I beckoned him again to come to me and gave him all the signs of encouragement I could think of. He came closer and knelt in front of me, as a sign of gratitude for saving his life. I smiled at him and looked kindly back. Then he kissed the ground, laid his head on the ground, and said that he would help me with anything.

But there was other work to be done first, as I noticed that one man whom I had knocked down was not dead. He was only stunned by the blow and was now starting to come around. I pointed out to the refugee that the man was not dead. He spoke a few words to me, and although I did not understand them, I still found them pleasant to hear. They were the first sounds of a man’s voice that I had heard, except for my own, in over twenty-five years.

The wild man who had been knocked down had recovered enough to sit on the ground. I noticed that my refugee was starting to become afraid. When I saw that, I pulled out my other weapon as if I was going to shoot him. My man made a gesture to borrow my sword, and I did. He took it and ran to his enemy and with one blow, killed him.

He took his bow and arrow and came back. I gestured for him to follow me. He then gestured that they had to be buried with sand so that they would not be seen by others. I signaled that it was okay. He immediately went to work and in no time he had dug a hole in the sand with his hands, big enough for both men. So they were both buried. Then he came with me to my cave on the other side of the island. Here, I gave him bread and raisins to eat, and a sip of water. I noticed that he was very thirsty from running. Then I gestured for him to lie down to sleep.

He was a strong man, not too tall, about twenty-six years old. He had a kind face and did not look wild and fierce like a savage. His hair was long and black, and he had lively, sharp eyes. His skin was the color of an olive, and his teeth were as white as ivory.

After he had slept for about half an hour, he woke up and came out of the cave to me. I was milking my goats at the fence. He expressed his gratitude again with a lot of gestures. I understood that he wanted to help me as long as he lived.

We went to the top of the hill to see if the enemies were gone. With my perspective glass, I could clearly see where they had been, but they were nowhere to be seen, and I couldn’t see their canoes either. They had left and had simply abandoned their two comrades.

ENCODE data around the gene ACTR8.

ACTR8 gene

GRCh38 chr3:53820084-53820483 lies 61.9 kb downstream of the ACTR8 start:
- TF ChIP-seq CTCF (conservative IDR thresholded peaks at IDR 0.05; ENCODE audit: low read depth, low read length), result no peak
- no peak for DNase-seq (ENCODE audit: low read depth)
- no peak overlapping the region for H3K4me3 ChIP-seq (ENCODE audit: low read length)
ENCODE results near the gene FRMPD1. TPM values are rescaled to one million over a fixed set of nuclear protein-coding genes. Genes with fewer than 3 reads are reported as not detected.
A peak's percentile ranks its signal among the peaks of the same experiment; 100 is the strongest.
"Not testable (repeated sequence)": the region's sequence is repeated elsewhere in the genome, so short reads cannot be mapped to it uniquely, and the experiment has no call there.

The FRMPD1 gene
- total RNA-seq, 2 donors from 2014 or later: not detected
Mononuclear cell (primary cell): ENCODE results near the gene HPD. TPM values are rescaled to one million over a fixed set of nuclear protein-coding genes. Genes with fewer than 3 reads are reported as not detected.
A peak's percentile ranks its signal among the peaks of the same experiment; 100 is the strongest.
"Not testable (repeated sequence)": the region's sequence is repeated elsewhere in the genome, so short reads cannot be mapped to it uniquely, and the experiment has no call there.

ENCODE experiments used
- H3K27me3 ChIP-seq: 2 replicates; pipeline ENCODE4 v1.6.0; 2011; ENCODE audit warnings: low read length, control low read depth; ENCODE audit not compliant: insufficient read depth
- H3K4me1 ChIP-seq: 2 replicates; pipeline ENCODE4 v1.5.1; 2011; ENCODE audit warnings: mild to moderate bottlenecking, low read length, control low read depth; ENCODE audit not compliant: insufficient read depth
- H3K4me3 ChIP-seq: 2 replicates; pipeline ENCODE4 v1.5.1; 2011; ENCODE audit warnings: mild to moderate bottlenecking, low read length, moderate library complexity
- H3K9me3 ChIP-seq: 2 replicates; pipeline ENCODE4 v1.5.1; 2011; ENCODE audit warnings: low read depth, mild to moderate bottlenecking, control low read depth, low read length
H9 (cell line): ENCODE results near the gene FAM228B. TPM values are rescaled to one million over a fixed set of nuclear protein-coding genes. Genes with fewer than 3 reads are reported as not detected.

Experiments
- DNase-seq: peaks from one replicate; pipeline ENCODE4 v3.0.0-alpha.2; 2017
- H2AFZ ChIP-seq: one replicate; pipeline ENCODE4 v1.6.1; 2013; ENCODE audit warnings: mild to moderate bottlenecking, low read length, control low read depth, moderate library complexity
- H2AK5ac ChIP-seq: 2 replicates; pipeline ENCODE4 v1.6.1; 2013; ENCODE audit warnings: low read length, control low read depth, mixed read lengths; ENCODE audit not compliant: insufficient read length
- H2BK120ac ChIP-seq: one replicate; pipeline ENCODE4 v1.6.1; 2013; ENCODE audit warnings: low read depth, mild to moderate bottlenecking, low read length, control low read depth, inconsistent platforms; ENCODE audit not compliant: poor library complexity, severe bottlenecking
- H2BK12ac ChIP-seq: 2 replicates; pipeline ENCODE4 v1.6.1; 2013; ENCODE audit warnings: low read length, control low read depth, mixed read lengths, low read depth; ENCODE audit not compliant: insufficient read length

We went back to our cave, and I got to work for “Friday”. First, I gave him some linen robes that fit him well with a small adjustment. Then I made him a goat-skin jacket and a hare-skin cap. He looked really fashionable! However, he was initially a bit awkward in these clothes and had to get used to them.

The next day, I began to consider where to house him. I wanted to make sure he was comfortable, but I also wanted to be at ease myself. So, I made a small tent for him in the empty space between my two settlements at the cave. I made a formal door frame with a door in the entrance of the cave so that “Friday” couldn’t just come to me anytime. Above the ladder hole, I placed a kind of hatch that would fall down with a lot of noise if someone tried to enter from the outside.

At night, I kept my weapons with me just in case, but I didn’t actually need any of these precautions. I had never seen a more loyal, loving, and honest person than “Friday”. He loved me like a child loves his father. I even dare to say that he would have sacrificed his life to save mine on any occasion. All the events up to this point dispelled all my doubts and quickly convinced me that I didn’t need to take any precautions for my own safety.

I was very happy with him and made it my task to teach him everything that was necessary, useful, and handy. But above all, I taught him to talk to me. He was the smartest student ever and was also diligent and cheerful. He was so happy when he could understand my words at a given moment. And for me, it was so nice to talk to him. Now my life was finally becoming so easy that I could say to myself that I didn’t care if I had to stay in this place forever.